Get out in 48 hours: Smokies closing in government shutdown; campers told to leave
By Joel Davis | (firstname.lastname@example.org)
Unless the U.S. Congress managed to pass a continuing resolution to fund federal government operations late Monday, Great Smoky Mountains National Park, the most visited national park in the nation, will be closed today.
Park spokeswoman Molly Schroer said only connector roads through the park will remain open during any shutdown. “The Newfound Gap Road between Gatlinburg and Cherokee will remain open to through traffic and the Gatlinburg Bypass and the Spur (U.S. 441) will remain open, but all the rest of the park will close — all picnic areas, campgrounds, backcountry trails, visitor centers and concession operations.”
Those already staying in the Park will be given ample time to leave. “Overnight guests will be given adequate time to vacate the Park,” Schroer said. “Refunds will be provided although we don’t have guidance on that procedure yet.”
Guests will have about 48 hours to leave Park campgrounds. As of Monday night, around 200 campsites have been reserved throughout the Park.
Harold and Carolyn Moore had arrived at Elkmont Campground on Monday afternoon for a 10-day stay. It was an eight-hour drive from their home in Illinois. Needless to say, they weren’t amused by the idea of the Park having to close.
“He (Harold) looks forward to this trip every year,” Carolyn Moore said. “If we have to cut it short when we’ve had reservations since March, it’s not going to make him happy.”
Another couple, Al and Sandy Mitchell of Cleveland, Ohio, were enjoying a stay at the campground on Monday. “We’re very disappointed to hear about the possibility because we’re on vacation,” Al Mitchell said.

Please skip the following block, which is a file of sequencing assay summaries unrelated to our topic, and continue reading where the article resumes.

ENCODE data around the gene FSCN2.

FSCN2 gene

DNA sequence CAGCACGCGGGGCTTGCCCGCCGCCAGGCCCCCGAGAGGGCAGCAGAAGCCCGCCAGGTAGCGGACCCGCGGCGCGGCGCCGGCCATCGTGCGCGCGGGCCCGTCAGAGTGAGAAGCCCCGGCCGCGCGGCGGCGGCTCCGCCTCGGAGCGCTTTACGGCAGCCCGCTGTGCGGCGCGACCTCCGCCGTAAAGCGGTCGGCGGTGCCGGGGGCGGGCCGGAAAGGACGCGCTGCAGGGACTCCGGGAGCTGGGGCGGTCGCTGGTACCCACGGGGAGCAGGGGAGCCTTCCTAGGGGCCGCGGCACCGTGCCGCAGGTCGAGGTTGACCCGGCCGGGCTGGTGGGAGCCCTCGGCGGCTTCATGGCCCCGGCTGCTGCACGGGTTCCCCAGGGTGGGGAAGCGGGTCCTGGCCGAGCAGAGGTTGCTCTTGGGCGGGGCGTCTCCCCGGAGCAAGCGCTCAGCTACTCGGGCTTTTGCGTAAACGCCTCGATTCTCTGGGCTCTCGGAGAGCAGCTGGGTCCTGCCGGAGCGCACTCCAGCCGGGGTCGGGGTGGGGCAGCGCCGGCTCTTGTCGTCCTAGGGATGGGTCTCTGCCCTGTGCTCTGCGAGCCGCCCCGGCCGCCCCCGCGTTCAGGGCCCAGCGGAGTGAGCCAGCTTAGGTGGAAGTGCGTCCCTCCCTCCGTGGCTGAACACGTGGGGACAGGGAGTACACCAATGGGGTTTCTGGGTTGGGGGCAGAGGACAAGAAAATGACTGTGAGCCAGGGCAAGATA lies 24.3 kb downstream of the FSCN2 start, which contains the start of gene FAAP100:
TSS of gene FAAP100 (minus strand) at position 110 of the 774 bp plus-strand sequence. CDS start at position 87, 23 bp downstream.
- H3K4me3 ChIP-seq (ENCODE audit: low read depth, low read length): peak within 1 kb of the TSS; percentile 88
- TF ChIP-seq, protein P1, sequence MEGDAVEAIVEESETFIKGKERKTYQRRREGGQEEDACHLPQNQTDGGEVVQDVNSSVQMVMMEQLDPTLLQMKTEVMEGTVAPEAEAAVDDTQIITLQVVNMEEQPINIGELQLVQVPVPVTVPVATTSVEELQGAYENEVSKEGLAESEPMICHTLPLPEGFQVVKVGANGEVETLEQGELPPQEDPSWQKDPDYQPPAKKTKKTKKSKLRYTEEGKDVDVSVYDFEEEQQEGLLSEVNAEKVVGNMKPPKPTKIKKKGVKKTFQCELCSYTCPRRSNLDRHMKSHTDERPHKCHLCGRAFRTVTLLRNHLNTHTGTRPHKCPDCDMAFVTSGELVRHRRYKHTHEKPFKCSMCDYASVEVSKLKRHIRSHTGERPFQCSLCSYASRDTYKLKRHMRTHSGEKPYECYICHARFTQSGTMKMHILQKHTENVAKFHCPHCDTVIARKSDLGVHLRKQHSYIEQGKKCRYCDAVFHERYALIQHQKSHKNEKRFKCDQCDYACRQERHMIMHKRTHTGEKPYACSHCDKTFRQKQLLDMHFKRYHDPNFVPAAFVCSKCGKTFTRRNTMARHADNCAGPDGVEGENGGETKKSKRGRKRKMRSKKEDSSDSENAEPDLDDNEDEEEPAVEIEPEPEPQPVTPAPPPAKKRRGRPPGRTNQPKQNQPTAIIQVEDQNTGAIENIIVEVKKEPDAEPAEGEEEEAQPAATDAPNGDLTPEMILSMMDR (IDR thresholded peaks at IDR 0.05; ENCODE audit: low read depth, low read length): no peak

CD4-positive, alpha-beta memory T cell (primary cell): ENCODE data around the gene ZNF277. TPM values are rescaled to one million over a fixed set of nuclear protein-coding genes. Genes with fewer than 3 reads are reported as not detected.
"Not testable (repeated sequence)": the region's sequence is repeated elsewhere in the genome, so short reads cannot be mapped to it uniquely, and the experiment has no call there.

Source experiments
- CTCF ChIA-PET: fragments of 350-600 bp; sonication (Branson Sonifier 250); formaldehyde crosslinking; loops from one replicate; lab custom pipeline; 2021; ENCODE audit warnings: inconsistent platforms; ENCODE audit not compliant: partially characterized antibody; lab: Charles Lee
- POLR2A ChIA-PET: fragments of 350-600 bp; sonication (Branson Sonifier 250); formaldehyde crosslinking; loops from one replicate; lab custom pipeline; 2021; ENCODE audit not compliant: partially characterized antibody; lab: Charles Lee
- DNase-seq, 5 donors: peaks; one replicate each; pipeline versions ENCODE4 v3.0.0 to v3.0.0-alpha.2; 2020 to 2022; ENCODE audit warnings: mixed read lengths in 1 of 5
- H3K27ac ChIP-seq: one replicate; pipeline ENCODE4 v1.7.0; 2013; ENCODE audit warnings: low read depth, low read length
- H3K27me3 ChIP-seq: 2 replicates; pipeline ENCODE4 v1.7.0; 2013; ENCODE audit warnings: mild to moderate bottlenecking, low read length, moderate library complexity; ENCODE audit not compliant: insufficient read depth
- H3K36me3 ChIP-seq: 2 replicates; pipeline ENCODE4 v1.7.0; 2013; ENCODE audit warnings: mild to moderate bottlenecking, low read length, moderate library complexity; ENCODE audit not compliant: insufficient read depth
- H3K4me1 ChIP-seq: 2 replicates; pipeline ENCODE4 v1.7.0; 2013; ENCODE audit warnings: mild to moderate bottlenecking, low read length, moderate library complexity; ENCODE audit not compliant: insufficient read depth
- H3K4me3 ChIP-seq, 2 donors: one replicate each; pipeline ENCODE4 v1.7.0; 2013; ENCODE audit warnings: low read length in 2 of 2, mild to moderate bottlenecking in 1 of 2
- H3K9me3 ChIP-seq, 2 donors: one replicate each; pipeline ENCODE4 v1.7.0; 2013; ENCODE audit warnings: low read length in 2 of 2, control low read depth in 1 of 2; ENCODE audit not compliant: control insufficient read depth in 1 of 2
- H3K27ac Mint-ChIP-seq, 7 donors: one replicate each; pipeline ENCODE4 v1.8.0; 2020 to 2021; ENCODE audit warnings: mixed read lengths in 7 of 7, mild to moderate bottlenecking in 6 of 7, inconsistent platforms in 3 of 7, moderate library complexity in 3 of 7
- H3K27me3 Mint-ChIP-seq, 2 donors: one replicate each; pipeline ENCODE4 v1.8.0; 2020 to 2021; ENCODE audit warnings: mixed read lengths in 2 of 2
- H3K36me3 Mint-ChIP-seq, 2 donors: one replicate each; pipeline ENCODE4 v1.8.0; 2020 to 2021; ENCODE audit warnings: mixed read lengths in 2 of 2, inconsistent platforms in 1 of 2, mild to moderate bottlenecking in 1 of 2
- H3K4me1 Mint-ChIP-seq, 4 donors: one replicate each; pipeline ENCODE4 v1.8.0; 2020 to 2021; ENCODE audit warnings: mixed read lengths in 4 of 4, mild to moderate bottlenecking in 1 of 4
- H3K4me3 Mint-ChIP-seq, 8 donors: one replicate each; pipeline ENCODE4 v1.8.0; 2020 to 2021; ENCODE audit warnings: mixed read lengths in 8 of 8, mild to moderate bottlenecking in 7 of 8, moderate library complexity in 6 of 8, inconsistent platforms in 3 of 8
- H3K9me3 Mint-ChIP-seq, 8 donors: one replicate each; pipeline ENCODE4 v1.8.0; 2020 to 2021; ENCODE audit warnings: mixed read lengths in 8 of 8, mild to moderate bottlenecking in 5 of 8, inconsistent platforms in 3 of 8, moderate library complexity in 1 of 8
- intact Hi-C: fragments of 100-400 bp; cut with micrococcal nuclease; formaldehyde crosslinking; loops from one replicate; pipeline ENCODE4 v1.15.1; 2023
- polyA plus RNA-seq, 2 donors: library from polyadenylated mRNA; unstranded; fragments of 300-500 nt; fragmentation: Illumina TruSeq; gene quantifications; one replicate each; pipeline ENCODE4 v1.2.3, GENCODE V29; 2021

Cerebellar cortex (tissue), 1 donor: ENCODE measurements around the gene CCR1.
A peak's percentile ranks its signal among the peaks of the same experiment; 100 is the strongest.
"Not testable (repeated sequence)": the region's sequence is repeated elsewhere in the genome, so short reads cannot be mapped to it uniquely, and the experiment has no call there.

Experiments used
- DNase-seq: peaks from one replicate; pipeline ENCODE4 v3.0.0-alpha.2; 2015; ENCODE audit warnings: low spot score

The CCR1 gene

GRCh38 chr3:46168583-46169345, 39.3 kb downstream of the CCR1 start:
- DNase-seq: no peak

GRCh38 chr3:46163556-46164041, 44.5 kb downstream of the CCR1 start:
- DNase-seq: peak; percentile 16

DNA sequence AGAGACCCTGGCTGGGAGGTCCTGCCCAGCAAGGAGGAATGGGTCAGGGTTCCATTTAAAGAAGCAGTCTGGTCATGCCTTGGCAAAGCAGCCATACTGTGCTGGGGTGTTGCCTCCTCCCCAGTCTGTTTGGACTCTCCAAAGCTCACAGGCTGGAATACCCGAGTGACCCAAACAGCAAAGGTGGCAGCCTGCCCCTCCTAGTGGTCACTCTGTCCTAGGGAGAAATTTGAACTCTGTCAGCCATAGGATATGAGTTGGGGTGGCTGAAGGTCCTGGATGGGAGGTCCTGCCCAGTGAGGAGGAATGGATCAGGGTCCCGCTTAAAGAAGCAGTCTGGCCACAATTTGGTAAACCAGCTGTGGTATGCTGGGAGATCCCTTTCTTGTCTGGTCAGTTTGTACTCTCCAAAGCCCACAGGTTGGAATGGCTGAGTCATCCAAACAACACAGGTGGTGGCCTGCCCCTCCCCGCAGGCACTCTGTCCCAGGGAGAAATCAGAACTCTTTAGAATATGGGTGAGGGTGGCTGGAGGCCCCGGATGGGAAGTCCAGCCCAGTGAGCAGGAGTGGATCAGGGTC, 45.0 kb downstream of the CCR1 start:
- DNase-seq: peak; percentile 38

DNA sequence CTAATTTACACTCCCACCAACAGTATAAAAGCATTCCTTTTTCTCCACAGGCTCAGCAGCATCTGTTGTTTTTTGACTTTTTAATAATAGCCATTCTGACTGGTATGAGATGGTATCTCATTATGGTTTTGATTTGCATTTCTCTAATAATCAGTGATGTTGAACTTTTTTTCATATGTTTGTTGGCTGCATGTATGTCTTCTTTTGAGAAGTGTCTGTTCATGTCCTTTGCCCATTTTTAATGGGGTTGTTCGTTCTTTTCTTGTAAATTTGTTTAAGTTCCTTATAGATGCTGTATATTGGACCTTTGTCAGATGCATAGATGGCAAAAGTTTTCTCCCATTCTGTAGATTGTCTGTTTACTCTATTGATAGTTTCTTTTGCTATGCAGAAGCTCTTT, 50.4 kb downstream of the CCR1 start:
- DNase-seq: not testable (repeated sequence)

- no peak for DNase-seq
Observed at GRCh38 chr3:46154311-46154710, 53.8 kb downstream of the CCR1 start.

“There are a lot of other people who are camping and enjoying the Park, too,” Sandy Mitchell said.
Emergency personnel, including Park rangers, will remain on duty through the shutdown, Schroer said.
Blount Partnership communications director Jeff Muir said a shutdown is a matter of concern. “Obviously this is something that affects every citizen and many services we rely upon. We hope the federal government can come to an agreement quickly. In the meantime, we will continue normal operations and do as much as we can to help those that are affected by the shutdown.”
If the Park is closed, Blount Partnership will continue promoting the county to visitors. “We will continue to provide services to visitors and promote Blount County as a destination. We have many attractions that are for visitors of all ages providing great experiences and memories. We continue to support the Park during this challenging time.”
There were 9.5 million people visitors to the Park in 2012. Visitation for June was up 5.2 percent as compared with June 2012.
During June a total of 1.3 million visitors came into the Park, which is 62,434 more than in 2012.
Visitation for January through June 2013, however, is 5.3 percent below the 2012’s January-to-June visitation . The Park has recorded a total of 3.8 million visitors in 2013, which is 210,568 fewer than during the same period in 2012.
June marks the beginning of the busy summer season and is traditionally when visitation numbers reach over 1 million per month. While the visitation is slightly down for the year, monthly visitation has recovered to the traditional levels since the reopening of Newfound Gap Road, which was closed for almost three months due to a landslide.